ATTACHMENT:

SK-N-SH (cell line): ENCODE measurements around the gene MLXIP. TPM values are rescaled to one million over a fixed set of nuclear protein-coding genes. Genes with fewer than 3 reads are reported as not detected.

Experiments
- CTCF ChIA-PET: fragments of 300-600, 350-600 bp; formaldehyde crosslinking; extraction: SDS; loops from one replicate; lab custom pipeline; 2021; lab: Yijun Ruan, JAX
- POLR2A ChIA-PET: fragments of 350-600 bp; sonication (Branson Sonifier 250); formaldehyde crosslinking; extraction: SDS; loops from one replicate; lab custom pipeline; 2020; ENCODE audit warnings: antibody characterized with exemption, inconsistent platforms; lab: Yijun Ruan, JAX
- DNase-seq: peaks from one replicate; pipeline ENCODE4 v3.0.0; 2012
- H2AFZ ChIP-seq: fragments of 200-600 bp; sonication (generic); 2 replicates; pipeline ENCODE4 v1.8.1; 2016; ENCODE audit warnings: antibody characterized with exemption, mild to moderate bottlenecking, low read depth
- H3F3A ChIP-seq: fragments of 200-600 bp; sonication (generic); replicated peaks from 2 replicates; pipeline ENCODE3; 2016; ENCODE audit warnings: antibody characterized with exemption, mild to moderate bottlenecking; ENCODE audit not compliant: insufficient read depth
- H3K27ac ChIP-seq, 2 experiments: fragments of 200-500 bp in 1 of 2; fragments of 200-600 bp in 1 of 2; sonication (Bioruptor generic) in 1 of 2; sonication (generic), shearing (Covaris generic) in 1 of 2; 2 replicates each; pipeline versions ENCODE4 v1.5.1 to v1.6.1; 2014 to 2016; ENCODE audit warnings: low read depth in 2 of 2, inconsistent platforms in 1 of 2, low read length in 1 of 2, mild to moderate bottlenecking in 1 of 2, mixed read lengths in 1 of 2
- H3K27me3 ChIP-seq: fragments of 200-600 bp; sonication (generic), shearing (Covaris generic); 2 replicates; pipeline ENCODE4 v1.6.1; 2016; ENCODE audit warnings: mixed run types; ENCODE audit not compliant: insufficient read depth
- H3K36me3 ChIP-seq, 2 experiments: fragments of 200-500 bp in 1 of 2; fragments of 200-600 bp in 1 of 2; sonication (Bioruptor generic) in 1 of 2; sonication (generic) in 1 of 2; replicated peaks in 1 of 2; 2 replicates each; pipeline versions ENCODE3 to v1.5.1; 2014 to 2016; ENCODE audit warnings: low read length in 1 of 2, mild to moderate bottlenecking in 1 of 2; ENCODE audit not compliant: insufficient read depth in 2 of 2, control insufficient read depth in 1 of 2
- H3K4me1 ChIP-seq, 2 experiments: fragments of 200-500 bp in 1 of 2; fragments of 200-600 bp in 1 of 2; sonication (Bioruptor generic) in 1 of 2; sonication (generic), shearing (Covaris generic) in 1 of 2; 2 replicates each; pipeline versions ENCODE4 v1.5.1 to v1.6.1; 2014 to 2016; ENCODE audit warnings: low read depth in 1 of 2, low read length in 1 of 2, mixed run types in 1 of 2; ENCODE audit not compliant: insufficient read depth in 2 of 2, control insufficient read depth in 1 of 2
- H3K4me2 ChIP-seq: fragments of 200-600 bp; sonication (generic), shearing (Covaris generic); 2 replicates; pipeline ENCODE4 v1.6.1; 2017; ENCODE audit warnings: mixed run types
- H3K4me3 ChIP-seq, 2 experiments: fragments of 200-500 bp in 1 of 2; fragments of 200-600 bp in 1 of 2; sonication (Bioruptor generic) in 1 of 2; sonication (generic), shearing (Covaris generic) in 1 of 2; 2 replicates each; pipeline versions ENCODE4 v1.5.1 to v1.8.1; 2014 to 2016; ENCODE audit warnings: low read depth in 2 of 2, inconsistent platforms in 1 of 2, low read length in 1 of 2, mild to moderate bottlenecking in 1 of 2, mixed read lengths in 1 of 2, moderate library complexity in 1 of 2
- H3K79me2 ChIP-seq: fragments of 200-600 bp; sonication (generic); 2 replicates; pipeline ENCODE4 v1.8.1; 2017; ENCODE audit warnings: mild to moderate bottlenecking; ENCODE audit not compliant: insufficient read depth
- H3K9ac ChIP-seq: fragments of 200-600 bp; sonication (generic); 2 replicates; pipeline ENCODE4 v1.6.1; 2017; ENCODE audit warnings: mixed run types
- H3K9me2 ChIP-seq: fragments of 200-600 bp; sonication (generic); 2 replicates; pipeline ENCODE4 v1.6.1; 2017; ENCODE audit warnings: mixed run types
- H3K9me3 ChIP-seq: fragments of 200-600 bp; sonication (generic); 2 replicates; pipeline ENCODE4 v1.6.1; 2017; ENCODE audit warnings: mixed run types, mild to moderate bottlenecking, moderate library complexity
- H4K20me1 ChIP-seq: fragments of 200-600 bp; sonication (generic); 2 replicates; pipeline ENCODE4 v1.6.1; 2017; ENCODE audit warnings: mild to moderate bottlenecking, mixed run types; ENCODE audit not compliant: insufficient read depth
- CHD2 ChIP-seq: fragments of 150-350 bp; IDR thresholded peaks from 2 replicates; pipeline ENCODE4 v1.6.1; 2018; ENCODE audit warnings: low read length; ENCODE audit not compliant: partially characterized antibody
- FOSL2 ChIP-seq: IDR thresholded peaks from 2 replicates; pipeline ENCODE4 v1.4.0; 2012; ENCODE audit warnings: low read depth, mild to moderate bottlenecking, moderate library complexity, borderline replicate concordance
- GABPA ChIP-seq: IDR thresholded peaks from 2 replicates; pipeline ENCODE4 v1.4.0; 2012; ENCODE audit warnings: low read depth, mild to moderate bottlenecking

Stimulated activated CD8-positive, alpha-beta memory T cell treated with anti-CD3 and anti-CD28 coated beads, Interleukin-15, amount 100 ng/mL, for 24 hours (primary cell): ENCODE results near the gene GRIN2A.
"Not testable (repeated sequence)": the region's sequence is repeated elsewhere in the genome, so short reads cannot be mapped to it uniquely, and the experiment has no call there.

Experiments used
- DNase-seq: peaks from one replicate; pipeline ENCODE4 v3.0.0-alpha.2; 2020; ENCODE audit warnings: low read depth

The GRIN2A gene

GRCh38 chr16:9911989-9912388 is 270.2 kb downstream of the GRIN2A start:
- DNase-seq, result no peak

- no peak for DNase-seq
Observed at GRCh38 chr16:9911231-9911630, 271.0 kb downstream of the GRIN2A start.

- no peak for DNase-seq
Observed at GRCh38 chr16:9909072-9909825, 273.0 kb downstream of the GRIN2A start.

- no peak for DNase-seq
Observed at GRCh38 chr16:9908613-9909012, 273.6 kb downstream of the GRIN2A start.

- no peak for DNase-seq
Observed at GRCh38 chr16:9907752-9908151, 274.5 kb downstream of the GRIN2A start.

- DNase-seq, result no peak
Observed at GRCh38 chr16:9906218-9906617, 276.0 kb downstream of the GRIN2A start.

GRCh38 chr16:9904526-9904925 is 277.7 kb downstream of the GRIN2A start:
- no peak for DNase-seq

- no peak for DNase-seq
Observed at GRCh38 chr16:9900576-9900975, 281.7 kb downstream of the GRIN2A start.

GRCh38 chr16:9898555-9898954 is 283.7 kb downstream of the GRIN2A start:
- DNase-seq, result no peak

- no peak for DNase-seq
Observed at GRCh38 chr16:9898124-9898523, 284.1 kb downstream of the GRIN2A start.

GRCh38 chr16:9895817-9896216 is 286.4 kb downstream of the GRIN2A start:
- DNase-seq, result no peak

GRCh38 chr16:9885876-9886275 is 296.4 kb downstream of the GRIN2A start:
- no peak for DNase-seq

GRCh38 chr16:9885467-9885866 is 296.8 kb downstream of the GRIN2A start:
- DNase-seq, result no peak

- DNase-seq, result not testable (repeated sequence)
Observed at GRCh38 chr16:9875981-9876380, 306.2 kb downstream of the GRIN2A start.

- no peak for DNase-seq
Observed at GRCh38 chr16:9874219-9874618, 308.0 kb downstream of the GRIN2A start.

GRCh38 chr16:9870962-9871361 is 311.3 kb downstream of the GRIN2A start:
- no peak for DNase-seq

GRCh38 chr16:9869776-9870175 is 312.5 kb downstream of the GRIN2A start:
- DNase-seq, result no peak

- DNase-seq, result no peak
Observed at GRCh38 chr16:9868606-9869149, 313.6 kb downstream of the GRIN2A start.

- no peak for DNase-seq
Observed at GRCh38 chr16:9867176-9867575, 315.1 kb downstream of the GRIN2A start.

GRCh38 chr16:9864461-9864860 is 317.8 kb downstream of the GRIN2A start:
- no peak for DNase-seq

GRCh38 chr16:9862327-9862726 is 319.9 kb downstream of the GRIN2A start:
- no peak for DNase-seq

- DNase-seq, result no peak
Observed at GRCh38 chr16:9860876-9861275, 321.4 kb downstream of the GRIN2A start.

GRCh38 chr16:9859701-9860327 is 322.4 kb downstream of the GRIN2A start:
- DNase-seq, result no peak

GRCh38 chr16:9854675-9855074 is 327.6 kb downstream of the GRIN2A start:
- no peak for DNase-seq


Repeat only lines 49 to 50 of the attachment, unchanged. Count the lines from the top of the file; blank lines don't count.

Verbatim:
GRCh38 chr16:9885876-9886275 is 296.4 kb downstream of the GRIN2A start:
- no peak for DNase-seq